According to the US Bureau of Labor Statistics, employment of healthcare occupations is projected to grow 14 percent from 2018 to 2028 . This is much faster than the average for all occupations. However, healthcare workers receive a third less training than workers from other industries and healthcare executives spend half on training compared to their peers in other industries . This deadly combination often translates into healthcare systems that are understaffed and poorly trained and the consequences are evident. According to Dr. David Bates of Brigham and Women’s Hospital, 15-25% of all patients are harmed in a healthcare setting and hospital harm is now the 3rd leading cause of death after cardiac and cancer. To make things worse, employee turnover is at an all-time high and is only projected to get worse. 
This perfect storm often puts healthcare executives in a precarious situation, left with one of two unfavorable options. Their first option is to ignore the problem only to see things get worse. Their second option is to invest time and money into training their staff. Choosing the second option seems obvious but comes with some major obstacles. Freeing up frontline staff for training when teams are understaffed is costly. It overburdens those who remain on the frontlines and could potentially lead to patient harm. Furthermore, how frontline staff members are trained is often highly ineffective, taking place in a classroom setting or via an online course. When faced with the risk of losing money while placing more burden on frontline staff members, we can see why many executives chose to do nothing at all.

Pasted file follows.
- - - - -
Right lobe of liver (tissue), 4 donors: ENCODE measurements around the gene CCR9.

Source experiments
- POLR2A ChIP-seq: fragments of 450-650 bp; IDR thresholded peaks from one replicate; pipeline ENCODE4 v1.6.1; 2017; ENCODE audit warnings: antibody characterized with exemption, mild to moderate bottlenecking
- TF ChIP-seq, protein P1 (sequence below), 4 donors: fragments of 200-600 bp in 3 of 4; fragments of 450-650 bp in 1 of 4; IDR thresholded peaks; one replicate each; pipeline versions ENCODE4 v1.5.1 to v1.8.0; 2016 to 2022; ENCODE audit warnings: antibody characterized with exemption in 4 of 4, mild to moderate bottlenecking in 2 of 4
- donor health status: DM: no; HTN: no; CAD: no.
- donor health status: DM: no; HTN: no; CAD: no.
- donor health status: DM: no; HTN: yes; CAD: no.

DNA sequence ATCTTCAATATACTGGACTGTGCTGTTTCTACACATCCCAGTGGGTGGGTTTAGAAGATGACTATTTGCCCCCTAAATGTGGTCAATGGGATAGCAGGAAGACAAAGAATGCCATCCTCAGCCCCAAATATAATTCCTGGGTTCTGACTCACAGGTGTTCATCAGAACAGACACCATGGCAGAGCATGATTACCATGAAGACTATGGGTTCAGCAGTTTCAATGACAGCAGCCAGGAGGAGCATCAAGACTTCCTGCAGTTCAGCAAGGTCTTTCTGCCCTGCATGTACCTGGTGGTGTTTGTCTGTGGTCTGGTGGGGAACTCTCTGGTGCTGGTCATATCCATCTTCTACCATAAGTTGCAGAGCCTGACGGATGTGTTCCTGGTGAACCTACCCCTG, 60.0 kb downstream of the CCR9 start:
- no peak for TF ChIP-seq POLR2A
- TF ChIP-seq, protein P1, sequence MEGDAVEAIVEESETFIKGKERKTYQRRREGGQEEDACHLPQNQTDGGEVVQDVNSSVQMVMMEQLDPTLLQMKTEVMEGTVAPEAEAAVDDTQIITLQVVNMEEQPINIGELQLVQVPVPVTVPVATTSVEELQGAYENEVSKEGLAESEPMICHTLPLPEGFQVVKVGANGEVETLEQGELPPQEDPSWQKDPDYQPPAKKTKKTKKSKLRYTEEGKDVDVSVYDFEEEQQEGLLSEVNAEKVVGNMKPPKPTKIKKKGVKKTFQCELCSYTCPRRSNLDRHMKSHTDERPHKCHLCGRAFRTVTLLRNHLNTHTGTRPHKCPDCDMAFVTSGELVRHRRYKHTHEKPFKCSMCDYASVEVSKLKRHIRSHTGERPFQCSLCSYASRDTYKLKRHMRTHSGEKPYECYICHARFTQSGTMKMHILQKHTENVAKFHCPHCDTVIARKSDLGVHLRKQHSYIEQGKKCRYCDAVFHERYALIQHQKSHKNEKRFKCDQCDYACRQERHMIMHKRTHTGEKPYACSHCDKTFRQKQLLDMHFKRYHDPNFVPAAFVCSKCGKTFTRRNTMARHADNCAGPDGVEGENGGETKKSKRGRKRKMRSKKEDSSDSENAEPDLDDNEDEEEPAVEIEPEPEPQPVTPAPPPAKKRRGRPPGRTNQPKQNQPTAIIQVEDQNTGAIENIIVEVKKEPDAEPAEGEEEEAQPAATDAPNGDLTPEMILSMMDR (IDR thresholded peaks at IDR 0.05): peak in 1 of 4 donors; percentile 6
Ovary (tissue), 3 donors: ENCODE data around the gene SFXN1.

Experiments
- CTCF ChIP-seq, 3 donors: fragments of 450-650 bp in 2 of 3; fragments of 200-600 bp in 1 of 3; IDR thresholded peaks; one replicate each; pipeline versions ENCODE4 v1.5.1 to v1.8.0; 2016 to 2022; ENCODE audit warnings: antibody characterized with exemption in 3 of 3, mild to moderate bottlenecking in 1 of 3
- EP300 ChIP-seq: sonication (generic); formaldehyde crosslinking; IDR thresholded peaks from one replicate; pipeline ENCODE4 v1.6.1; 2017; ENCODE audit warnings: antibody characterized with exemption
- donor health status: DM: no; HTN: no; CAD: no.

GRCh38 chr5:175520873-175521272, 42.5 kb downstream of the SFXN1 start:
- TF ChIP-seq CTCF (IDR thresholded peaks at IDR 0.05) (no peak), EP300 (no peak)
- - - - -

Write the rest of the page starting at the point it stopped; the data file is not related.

Luckily, there is a third option.
Healthcare executives would define an ideal training program as one that is:
- Low Cost
In other words, the training would enable frontline staff to perform core jobs safely, correctly, and conscientiously, be performed for a relatively low cost, and would not disrupt the delivery of patient care. The following training system achieves all three.
Identify Core Job
The first important step when training is to answer the question what should we train? With healthcare’s growing complexity, answering this question may seem overwhelming. To help, we developed a simple tool as seen below.
When using this tool, there are 5 important steps as detailed in the following table:
|Step||Key Point||Reason Why|
|Identify the patient type||High volumeCostly||High impact|
|Brainstorm jobs||With frontlines||Accuracy of data|
|Assign Impact score||Patient safety||Prioritization|
|Assign Impact score||Patient safety||Prioritization|
|Analyze||Focus on high score||High Impact|
The first step is to identify the patient “type” to focus on. This could be done using a Diagnosis-related Group or DRG. There are all different types of patients that come into a healthcare setting, each with their own specific needs. The question of which group to focus on is a strategic one and leadership will have to answer this question. If the why behind training is to impact a high volume of jobs, then picking the most common patient type by volume is the direction to go. Keep in mind, there may be “core” jobs that span across a variety of patient types. However, if the why is the focus on jobs that have high failure modes and are costly when performed incorrectly, then picking a patient type with lower volume but who is high risk might make more sense.